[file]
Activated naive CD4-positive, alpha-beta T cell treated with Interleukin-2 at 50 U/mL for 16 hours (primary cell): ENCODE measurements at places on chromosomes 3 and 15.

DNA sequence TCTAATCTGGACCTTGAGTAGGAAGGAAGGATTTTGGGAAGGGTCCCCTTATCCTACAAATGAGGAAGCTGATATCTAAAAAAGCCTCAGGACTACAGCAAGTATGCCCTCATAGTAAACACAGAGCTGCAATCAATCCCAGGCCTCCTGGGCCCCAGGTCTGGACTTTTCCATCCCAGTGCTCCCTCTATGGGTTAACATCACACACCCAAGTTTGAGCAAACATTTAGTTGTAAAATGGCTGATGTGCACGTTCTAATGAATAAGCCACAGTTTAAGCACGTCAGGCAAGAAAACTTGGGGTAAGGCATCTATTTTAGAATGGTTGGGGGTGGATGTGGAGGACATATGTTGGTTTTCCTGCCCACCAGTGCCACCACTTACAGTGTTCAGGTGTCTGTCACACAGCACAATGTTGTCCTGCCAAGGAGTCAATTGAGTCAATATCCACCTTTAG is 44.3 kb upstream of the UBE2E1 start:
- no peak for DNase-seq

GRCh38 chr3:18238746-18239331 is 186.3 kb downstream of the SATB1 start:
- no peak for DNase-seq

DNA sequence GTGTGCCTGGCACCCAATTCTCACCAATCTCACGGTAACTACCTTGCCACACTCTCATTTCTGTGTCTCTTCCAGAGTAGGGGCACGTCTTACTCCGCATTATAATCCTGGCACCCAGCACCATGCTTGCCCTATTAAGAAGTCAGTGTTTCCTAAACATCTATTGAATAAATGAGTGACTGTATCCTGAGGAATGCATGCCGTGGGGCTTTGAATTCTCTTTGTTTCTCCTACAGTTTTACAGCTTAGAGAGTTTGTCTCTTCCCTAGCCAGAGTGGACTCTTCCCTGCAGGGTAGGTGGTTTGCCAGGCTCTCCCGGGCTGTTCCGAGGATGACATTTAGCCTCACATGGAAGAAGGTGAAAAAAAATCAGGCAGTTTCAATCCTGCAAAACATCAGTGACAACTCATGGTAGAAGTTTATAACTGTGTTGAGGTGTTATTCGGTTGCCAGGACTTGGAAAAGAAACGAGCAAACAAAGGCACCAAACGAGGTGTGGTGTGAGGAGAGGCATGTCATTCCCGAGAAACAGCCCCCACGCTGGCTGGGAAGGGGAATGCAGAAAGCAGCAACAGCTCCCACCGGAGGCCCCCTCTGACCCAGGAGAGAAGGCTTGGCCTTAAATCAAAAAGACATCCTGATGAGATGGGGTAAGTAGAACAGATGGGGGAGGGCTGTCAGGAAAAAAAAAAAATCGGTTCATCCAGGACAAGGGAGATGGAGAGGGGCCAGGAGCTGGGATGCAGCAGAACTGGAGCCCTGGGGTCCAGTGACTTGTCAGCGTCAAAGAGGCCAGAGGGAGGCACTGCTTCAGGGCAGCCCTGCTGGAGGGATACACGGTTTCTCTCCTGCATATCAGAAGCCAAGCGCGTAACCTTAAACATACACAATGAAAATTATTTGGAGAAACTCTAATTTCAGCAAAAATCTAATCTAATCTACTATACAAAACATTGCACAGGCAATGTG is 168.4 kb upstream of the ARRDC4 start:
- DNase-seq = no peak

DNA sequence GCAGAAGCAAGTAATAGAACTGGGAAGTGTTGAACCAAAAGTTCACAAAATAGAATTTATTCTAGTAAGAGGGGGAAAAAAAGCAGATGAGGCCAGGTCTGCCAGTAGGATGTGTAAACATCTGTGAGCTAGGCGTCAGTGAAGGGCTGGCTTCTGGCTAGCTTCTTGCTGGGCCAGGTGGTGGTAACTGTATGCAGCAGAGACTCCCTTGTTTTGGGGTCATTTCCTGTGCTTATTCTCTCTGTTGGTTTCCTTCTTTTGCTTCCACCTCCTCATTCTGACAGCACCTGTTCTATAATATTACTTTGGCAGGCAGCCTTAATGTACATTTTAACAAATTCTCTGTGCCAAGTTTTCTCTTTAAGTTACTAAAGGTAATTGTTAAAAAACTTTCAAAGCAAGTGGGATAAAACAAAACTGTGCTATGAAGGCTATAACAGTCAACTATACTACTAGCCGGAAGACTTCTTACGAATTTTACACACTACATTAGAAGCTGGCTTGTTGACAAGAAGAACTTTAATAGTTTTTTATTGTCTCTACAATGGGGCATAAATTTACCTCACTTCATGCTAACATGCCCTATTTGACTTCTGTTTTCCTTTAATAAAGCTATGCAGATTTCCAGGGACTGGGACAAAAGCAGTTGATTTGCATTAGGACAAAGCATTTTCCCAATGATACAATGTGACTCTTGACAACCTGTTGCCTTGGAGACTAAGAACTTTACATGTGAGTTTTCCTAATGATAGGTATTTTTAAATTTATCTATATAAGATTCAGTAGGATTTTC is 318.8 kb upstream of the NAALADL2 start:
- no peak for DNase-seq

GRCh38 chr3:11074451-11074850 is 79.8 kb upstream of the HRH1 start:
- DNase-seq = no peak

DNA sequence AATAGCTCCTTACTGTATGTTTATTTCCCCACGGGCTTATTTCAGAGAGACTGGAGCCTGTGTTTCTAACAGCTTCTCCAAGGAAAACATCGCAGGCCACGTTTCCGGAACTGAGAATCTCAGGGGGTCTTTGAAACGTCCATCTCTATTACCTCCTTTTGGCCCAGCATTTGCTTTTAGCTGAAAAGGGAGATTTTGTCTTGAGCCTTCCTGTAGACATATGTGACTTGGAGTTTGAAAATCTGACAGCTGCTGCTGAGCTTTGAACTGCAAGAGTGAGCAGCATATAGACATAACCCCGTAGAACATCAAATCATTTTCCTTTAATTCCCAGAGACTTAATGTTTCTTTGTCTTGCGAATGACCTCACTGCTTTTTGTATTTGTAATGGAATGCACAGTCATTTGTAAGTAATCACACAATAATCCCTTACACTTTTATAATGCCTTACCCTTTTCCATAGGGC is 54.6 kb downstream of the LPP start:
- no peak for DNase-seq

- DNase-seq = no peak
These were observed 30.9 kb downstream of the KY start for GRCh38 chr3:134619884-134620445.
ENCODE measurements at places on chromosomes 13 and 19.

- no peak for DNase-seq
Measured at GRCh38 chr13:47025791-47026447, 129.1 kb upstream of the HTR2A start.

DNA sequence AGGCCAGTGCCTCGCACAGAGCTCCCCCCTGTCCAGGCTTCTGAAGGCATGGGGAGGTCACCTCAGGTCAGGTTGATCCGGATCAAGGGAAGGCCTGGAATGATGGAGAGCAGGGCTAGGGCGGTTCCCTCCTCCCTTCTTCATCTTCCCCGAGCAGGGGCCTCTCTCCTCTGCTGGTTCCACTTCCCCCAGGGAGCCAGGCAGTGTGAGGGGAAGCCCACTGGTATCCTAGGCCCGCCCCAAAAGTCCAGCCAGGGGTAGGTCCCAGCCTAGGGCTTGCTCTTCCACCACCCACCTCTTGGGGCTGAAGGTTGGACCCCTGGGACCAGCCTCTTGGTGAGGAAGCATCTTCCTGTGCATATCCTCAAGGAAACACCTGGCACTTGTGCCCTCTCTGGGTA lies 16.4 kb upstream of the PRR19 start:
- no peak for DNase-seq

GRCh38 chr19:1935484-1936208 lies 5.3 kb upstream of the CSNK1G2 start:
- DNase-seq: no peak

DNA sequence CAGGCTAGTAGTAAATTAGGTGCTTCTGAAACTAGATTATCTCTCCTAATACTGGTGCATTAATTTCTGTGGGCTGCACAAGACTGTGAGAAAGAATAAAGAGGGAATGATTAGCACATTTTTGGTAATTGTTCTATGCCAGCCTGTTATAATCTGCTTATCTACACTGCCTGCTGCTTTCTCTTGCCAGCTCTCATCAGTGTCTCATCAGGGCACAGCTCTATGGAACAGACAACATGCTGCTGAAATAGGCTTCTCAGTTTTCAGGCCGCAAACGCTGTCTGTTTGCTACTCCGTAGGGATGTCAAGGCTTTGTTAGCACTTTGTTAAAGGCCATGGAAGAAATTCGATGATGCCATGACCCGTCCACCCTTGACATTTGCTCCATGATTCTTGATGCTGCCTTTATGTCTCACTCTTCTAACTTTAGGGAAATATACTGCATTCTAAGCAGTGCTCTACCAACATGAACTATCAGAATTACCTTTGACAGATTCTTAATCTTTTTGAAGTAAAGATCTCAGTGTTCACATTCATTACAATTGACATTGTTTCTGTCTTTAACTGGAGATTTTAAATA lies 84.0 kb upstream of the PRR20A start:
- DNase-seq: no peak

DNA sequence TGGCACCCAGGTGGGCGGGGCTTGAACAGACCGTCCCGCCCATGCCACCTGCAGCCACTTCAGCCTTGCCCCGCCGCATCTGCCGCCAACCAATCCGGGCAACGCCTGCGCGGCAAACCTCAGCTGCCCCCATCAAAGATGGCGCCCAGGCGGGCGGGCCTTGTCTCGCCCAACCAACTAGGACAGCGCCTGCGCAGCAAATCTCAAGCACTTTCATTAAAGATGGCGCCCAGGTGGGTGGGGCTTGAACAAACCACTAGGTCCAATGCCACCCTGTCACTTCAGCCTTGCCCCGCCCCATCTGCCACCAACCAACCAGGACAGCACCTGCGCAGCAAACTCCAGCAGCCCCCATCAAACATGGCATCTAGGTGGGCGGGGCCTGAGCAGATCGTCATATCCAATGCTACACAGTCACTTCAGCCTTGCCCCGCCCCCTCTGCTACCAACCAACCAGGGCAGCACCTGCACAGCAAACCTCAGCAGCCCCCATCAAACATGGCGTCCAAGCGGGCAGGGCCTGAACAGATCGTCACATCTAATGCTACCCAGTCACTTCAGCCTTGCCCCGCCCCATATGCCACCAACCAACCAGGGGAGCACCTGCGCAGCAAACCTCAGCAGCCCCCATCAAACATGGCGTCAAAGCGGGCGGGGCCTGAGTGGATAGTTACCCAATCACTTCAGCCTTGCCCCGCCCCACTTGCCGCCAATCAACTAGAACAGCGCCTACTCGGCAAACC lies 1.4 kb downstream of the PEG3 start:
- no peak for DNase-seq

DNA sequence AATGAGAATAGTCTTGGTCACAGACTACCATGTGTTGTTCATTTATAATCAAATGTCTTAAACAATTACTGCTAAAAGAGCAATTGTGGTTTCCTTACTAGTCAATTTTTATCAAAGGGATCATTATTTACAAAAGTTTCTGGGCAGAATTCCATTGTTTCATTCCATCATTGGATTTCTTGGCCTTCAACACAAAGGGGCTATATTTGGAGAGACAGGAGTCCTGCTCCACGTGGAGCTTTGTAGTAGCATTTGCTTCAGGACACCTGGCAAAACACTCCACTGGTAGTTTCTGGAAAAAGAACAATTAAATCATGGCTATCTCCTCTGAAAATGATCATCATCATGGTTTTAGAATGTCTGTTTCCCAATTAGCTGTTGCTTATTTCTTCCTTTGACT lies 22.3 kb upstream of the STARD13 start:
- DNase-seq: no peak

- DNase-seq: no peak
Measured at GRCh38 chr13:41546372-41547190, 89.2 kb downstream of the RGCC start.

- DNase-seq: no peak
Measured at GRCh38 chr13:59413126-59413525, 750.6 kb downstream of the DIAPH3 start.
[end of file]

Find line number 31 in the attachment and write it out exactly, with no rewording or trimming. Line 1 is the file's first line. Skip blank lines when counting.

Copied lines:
- DNase-seq: no peak